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Michael J Hawk
02-21-2015, 09:03 AM
I'm thinking about installing some gas struts to prop the hood on a '61 Hawk. Wondering if anyone has tried this. They come in many different lengths and weight handling. That hood is a handful trying to hold while getting the prop rod in position. How heavy is the hood?
The only problem I see with the installation is where to install the brackets on the hood which has no stiffening or bracing.

bezhawk
02-21-2015, 09:12 AM
You would have to add reinforcing to the edge. If you use a GT Hawk grill it would shave a bunch of weight. I have made them open from the front and that is fairly easy.

48skyliner
02-21-2015, 10:57 AM
Whatever you decide to do, these guys will have what you need: http://www.liftsupportsdepot.com/

After testing and measuring with some hatch struts I had in my parts collection, I determined the length I needed and ordered some struts rated at 30 pounds. They seem to work perfectly for me. I did make a reinforcement piece that you may see in the photo, 3/16 steel plate around the curved section at the front of the hood,welded to the hood flange.

The hood latches are from a BMW coupe. The hooks engage a bracket we made on each side, and pull the hood down tight.

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PackardV8
02-21-2015, 11:23 AM
Yer on a slippery slope.

Yes, the Hawk hood opening and latch system is an abomination and the worst on any of the several different makes and models I've owned over fifty years. With the combination of weight and fragility, it never ever should have been approved for production.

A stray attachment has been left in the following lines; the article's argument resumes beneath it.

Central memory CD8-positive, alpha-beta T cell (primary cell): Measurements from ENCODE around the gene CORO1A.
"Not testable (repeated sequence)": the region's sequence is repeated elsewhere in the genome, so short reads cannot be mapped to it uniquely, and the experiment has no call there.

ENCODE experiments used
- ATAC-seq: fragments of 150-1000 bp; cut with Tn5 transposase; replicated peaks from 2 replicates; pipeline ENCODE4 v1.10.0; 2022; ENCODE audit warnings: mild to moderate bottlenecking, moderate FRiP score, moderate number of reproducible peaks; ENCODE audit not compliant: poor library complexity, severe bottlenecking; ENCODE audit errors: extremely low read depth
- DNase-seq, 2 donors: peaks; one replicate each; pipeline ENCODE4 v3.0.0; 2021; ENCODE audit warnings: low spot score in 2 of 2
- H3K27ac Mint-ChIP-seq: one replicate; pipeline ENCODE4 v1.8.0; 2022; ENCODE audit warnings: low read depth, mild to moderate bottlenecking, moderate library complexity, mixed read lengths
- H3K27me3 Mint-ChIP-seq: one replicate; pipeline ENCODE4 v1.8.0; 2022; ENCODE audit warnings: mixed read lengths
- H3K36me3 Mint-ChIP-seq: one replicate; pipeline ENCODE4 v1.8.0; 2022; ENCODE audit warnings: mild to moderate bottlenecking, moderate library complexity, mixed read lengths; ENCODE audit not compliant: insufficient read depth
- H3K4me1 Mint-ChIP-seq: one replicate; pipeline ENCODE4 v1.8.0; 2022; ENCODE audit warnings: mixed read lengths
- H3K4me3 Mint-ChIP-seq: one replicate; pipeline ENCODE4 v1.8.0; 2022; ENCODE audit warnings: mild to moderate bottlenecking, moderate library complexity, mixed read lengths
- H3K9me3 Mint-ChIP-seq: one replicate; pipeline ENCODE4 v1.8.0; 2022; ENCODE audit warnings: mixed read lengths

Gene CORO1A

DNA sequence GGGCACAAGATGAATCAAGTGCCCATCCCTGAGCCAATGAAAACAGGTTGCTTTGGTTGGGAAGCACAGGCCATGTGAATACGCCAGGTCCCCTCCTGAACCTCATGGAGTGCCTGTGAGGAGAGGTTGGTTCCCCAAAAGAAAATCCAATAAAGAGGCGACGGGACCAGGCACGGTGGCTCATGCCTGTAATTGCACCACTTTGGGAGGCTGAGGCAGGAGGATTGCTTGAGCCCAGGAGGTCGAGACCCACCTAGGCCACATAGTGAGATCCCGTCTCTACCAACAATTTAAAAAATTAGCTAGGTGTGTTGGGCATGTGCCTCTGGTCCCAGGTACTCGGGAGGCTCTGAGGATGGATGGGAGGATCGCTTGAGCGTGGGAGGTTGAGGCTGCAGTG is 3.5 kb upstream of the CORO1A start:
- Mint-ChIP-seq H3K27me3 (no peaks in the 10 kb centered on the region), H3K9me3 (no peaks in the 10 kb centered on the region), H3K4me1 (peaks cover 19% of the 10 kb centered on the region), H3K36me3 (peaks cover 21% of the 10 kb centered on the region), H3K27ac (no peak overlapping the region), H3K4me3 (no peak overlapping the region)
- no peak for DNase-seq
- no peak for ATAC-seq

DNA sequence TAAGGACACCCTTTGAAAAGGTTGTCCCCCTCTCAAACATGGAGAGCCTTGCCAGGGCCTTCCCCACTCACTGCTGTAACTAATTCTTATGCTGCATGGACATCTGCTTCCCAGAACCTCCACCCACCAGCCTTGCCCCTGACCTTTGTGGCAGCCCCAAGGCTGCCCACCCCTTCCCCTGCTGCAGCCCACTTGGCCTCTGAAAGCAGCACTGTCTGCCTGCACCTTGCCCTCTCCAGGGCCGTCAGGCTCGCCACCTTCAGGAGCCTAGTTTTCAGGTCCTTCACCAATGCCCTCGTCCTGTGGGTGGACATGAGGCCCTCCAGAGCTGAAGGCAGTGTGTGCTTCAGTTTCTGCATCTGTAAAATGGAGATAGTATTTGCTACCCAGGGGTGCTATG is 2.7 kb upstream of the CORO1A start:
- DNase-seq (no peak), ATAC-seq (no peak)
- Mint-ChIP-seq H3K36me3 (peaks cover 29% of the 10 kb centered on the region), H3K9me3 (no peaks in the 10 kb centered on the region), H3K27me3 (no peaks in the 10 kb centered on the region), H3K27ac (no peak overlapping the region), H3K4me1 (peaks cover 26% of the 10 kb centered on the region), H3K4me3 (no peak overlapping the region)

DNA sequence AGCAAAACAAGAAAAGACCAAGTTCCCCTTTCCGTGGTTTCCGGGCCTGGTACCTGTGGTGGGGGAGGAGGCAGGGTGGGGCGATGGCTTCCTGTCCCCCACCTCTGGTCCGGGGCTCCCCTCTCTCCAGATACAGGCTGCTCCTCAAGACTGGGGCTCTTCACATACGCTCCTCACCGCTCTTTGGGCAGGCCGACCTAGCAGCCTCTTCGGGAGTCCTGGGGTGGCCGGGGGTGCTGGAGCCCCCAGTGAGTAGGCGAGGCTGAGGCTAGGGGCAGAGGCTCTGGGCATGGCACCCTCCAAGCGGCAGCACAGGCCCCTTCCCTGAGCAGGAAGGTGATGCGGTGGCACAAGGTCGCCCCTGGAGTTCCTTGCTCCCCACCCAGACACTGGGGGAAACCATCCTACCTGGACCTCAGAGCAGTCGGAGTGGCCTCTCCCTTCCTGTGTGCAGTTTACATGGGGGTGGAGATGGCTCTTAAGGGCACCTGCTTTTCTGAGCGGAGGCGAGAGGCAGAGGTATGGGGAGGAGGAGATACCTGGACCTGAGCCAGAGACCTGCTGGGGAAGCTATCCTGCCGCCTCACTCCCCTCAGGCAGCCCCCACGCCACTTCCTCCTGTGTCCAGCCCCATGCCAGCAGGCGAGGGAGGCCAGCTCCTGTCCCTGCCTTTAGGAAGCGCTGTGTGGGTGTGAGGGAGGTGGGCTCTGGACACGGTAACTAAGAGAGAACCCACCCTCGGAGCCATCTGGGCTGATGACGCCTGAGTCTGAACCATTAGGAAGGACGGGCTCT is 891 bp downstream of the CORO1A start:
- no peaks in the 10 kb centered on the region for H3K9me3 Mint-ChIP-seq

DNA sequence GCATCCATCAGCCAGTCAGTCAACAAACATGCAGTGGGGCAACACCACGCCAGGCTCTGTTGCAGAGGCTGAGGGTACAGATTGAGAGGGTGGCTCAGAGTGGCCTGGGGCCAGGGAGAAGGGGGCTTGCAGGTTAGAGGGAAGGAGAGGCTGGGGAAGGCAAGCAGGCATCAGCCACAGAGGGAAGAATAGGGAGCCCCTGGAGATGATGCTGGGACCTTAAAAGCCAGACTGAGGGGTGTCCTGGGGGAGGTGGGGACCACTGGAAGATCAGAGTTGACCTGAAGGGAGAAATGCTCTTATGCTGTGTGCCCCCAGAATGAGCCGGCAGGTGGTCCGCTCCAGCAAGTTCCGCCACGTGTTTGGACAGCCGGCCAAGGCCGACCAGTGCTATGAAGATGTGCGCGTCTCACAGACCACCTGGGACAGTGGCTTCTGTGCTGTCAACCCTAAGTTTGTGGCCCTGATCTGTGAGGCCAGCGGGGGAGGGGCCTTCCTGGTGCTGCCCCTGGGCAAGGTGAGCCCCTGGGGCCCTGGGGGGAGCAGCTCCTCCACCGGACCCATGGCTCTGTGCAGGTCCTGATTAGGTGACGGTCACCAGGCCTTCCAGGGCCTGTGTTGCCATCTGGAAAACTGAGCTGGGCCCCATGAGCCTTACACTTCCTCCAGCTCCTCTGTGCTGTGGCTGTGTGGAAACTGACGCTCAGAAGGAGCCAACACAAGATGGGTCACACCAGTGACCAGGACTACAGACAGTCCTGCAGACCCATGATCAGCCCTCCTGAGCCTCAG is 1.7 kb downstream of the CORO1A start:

No, it's not easy to add pneumatic struts to the existing system. Think about it. The combination of front overhang and low opening angle means there's already insufficient access. Add two struts barring the only open areas and it goes from nearly to impossible.

Maybe, since you're going custom, go the best way - front hinged opening. There have been several threads here showing how other members have accomplished it. It's the best thing I ever did to my custom Hawk.

jack vines

Michael J Hawk
02-21-2015, 12:42 PM
I can see why a front hinge setup would solve a lot of problems. The paint is chipped along the front of the cowl and it took a bit of fiddling to find the right adjustment to clear there and still have the latch close properly so the hood wouldn't pop open while going down the road. I'll research and see what is involved.

Nox
02-21-2015, 03:30 PM
If you're going for front-hanged hood I would sugest you look at cars that already have it, such as Volvo PV (the hunchback model) or Duett (looks the same in the front but is a wagon built on separate frame) or SAAB 2-stroke - preferably short-nosed ones, & Jaguar XJ sedans.
Hopefully you have some owners of these cars where you live or google car-clubs.
The Volvo's have really dead easy stuff & strong too, check it out!

Michael J Hawk
02-21-2015, 03:46 PM
I had a '59 Thunderbird that opened that way and always found it made working on the engine more difficult. I don't think that would be a problem with the Hawk.